I’m just starting this book, so I look forward to how he’s going to develop his point. However, I thought this was a provocative way to start the book, especially in light of this discussion:
Biblical scholars come at the issue of interpretation from a variety of presuppositions and approaches. While critical scholarship has, by and large, abandoned biblical inspiration and adopted methodologies such as source criticism, form criticism, and tradition history, evangelical scholarship has maintained a commitment to the inspiration and authority of Scripture. In their struggle to determine the meaning of biblical texts, some evangelical scholars have adopted a historical reading of the text that often minimizes direct messianic prophecy.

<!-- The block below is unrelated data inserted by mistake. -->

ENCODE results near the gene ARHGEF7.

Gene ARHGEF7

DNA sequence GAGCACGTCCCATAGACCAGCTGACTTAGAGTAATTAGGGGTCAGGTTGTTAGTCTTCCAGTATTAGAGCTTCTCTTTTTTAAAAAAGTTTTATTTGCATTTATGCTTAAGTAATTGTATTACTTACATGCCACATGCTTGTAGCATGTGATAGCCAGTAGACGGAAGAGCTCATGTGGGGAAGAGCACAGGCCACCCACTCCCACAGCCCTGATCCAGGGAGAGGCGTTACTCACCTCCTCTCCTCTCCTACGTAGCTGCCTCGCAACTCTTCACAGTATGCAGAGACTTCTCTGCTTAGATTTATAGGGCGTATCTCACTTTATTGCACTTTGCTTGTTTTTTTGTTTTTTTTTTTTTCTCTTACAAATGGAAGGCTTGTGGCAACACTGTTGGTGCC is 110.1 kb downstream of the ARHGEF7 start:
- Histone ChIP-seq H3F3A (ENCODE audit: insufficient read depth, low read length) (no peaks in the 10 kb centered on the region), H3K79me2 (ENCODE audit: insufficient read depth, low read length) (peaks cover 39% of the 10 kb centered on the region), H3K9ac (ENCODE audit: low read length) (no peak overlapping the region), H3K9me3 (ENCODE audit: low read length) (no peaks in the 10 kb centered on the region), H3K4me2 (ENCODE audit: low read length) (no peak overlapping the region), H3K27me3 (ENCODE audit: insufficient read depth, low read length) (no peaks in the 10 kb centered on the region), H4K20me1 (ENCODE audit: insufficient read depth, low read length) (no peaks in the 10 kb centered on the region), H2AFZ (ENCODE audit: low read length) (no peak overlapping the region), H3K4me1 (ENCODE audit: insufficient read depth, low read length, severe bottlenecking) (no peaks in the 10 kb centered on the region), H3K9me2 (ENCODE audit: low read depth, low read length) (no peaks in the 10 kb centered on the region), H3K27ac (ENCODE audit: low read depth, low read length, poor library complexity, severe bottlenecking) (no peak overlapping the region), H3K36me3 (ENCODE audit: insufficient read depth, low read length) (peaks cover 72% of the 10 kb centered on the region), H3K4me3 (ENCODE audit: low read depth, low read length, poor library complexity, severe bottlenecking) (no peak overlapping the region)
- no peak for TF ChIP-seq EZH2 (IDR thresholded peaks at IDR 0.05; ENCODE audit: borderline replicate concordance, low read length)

In contrast to the historical interpretation of the Bible, there is a growing movement among some biblical scholars to approach the text of Scripture by focusing not upon how the text developed historically but rather upon its final canonical form. As a result of carefully examining the compositional strategies of the biblical authors themselves and reading the Scriptures according to their final form and in conjunction with innerbiblical interpretations, there is a growing tendency to see the Old Testament as an eschatological, messianic text.
 Michael Rydelnik, The Messianic Hope: Is the Hebrew Bible Really Messianic?, xv.